Yes, President Obama is still planning to issue his highly-anticipated executive order on immigration that will enrage Republicans, please many Democrats and make a bunch of others very nervous.
But no, the president is not ready to do it yet, he doesn't know exactly when he will.
Obama was asked about his immigration plans for the umpteenth time Friday at the end of his press conference in Wales.
He pointed out – in case you hadn't noticed – that he's been a bit preoccupied with his efforts to confront a brutal terrorist regime and a land-grabbing Vladimir Putin:
I have to tell you, this week I've been pretty busy focused on Ukraine, and focused on ISIL and making sure NATO is boosting its commitments and following through on what's necessary to meet 21st century challenges."
But as he continued, Obama was a bit more explicit about what he plans to do, and he revealed that Attorney General Eric Holder and Homeland Security Secretary Jeh Johnson had begun providing him the recommendations he ordered earlier this year.
I'll be reviewing them, and my expectation is that fairly soon I'll be considering what those next steps are. What I've been unequivocal about is that we need immigration reform, that my overriding preference is to see Congress act. We had bipartisan action in the Senate. The House Republicans have sat on it for over a year. That has damaged the economy. It has held America back, it is a mistake, and in the absence of congressional action, I intend to take action to make sure we're putting more resources on the border, that we're upgrading how we handle these cases, and that we find a way to encourage legal immigration and give people some path so that they can start paying taxes and pay a fine and learn English and be able to not look over their shoulder but be legal, since they’ve been living here for quite some time."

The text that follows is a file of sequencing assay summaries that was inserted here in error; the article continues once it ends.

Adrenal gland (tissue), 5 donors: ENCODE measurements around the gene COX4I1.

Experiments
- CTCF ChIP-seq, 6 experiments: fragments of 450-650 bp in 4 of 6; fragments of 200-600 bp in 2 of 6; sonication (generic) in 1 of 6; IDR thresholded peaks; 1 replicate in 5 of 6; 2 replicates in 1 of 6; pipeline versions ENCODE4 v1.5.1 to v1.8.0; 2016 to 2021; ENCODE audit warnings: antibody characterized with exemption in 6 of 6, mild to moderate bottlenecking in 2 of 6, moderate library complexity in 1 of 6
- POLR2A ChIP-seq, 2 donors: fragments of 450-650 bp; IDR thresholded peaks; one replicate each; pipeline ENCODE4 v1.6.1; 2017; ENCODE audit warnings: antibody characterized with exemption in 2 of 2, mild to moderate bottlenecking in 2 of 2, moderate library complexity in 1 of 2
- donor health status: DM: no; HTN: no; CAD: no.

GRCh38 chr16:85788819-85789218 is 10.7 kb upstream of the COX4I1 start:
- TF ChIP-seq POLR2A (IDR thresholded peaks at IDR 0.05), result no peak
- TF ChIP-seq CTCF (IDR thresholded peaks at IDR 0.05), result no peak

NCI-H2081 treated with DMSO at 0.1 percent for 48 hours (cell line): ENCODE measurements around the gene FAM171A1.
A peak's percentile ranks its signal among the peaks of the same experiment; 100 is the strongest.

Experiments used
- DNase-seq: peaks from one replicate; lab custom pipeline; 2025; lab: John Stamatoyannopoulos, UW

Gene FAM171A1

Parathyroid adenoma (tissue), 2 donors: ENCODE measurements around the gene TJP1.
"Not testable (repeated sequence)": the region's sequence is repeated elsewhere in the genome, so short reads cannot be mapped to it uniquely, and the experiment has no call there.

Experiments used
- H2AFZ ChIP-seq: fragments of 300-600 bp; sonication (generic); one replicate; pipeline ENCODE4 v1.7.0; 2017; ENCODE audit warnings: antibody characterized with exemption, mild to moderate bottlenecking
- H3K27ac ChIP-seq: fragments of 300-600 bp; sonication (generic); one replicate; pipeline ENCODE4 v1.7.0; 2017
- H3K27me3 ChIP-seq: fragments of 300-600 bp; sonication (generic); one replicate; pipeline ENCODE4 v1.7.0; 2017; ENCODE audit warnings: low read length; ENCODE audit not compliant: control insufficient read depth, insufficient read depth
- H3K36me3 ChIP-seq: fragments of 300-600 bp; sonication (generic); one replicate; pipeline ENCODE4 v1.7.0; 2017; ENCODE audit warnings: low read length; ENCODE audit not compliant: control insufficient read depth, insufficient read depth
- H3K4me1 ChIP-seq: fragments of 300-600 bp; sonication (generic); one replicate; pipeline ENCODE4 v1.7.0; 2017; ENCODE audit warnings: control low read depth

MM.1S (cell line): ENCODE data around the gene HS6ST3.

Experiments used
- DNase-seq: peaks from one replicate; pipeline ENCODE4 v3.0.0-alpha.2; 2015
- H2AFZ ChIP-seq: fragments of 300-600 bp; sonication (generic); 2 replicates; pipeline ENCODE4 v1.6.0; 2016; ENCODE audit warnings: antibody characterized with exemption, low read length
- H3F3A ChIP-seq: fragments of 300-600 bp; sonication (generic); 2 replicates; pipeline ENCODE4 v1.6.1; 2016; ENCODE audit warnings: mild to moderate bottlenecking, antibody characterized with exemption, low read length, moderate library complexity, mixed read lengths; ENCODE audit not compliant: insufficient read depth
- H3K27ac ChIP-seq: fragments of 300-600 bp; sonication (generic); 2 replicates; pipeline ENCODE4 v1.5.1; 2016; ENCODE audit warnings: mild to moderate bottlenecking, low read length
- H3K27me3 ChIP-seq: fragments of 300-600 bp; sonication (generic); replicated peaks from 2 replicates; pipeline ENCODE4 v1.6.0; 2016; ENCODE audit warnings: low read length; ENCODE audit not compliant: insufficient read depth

The president concluded by saying he would be making an announcement "soon," but as usual, he did not define what that meant.
The White House had initially promised Obama would act before the end of the summer, but reports in recent days have suggested that he might wait until after the November midterm elections, out of deference to vulnerable Senate Democrats who are worried that a polarizing decision on immigration could imperil their chances of holding the majority.
Obama is facing pressure from all sides as he weighs his big move, and one immigrant advocacy group, the Dream Action Coalition, responded to his comments Friday by imploring the president to stop the "word games."
We need your leadership, Mr. President. We need you to step up where Congress has failed. No more word games. Voters, specially Latino voters, want to see immediate executive action."